During the week of April 24th, 2012, Google released an algorithm change: the Penguin Update. This is the first major update to Google’s ranking algorithm since the Panda Update was released more than a year ago. Penguin:
Google Penguin was a major update pushed to the Google ranking algorithm during the week of April 24th, 2012. This update was expected to have impacted 3% of organic search results. Like most Google updates, the underlying goal of this change was to enhance users’ search experiences by providing them with quality web results.
In a blog post titled “Another Step to Reward High-Quality Sites,” Google endorsed white hat SEO tactics while offering a cautionary warning to sites that use “black hat web spam” to improve their organic rankings.
Penguin should come as welcomed news to most so-called “white-hat” search marketers. Since this update causes “spammy” sites to rank lower in search engine result pages (SERPs), search marketers are even more incentivized to create quality content and earn strong backlink portfolios so their sites receive greater visibility. While Penguin benefits authoritative sites that provide relevant information, not all search marketers responded positively to this update.
In a Search Engine Roundtable survey of over 1,000 search marketers, 65% of responders reported they were negatively affected by Penguin. Since it is hard to infer the tactics each search marketer used (white hat vs. black hat), determining which sites were rightly or wrongly impacted by Penguin proved difficult.
In order to quantify Penguin’s impact, Rosetta leveraged BrightEdge, an industry-leading enterprise SEO tool, to analyze client data across various industries.1
Site-wide visibility and individual keyword rankings were compared at “pre-Penguin” levels (week of April 22nd) and “post-Penguin levels” (May 6th). Comparing data from these two weeks ensured Google’s algorithm changes had been fully implemented since its release was first announced.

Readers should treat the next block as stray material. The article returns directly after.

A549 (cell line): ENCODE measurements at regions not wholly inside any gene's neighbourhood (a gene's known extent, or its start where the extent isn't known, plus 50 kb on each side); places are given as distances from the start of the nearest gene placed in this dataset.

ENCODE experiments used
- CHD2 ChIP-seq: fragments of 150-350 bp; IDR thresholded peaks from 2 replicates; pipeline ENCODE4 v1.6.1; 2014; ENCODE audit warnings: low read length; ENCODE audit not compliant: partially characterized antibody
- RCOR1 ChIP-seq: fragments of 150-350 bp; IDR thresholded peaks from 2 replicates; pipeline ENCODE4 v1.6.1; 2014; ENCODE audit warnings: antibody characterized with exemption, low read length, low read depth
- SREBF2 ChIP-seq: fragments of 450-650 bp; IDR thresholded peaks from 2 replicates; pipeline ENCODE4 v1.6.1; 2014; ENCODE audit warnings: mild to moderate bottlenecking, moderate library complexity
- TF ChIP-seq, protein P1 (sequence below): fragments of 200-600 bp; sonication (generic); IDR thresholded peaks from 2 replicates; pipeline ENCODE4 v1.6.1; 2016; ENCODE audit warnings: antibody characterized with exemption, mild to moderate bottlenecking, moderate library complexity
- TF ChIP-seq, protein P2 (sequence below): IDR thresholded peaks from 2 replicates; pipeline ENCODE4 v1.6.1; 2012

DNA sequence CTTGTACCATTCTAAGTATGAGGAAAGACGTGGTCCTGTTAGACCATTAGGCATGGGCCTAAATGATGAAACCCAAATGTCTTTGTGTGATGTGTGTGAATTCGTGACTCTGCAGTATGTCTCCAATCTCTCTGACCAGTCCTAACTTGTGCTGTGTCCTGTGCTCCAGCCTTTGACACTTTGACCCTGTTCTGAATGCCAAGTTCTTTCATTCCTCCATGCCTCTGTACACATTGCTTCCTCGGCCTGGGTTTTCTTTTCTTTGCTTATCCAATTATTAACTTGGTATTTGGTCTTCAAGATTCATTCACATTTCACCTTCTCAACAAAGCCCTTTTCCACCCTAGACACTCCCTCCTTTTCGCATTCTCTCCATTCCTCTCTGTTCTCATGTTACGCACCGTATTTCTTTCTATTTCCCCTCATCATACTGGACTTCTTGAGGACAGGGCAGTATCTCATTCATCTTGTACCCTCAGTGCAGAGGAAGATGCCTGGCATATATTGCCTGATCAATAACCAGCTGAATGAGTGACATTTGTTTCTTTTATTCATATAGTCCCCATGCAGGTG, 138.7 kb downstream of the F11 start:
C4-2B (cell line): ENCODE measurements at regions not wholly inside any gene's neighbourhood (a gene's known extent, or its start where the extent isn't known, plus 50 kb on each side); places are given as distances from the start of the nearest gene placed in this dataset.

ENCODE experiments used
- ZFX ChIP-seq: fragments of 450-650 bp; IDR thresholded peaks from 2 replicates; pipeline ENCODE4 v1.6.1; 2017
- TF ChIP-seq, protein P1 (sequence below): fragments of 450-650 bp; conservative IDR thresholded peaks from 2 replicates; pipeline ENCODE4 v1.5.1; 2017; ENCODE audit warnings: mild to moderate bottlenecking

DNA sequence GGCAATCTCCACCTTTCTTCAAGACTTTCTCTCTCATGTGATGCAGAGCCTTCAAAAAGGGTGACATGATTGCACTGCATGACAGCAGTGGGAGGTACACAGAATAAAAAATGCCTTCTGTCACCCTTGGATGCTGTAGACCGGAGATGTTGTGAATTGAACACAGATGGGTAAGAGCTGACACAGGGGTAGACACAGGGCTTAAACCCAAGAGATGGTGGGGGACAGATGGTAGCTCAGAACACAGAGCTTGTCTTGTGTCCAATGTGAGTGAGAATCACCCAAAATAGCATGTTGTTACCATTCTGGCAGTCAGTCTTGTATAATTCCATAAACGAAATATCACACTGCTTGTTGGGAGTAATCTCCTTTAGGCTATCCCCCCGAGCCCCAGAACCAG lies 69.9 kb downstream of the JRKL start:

After assessing over 35 client accounts, Rosetta found no clients had been negatively affected by Penguin. In fact, most clients experienced consistent, week-over-week improvements and their organic visibility either increased slightly or appeared to be unaffected.
Though Penguin appeared to have little initial impact, one particular client experienced a substantial increase in visibility. This outlier was for a niche topic within the financial services industry and experienced a 33% growth in Page 1 keyword visibility, as displayed in the chart below:
|Number of Keywords Ranking on Page 1||WOW ∆||WOW % ∆|
|Pre vs. Post Totals||+175||-||+32.77|
Witnessing such a dramatic post-Penguin growth prompted further investigation. In order to determine causation for this positive shift, Rosetta leveraged BrightEdge’s “Share of Voice” analysis.2
Further examination showed considerable growth in both the number of keywords and number of pages that were ranking within a keyword subset of the client’s account. When comparing month-over-month visibility of 20 tracked keywords, the number of keywords ranking grew from 10 to 15 (+50%). Likewise, the number of ranked pages increased from 5 to 7 (+40%).
As illustrated by the graphs below, this overall growth caused the client’s market share to increase from position #5 (April 2, 2012) to position #2 (May 1, 2012). This is especially impressive since the keywords within this subset are in a highly competitive niche.
|April 2, 2012||May 1, 2012|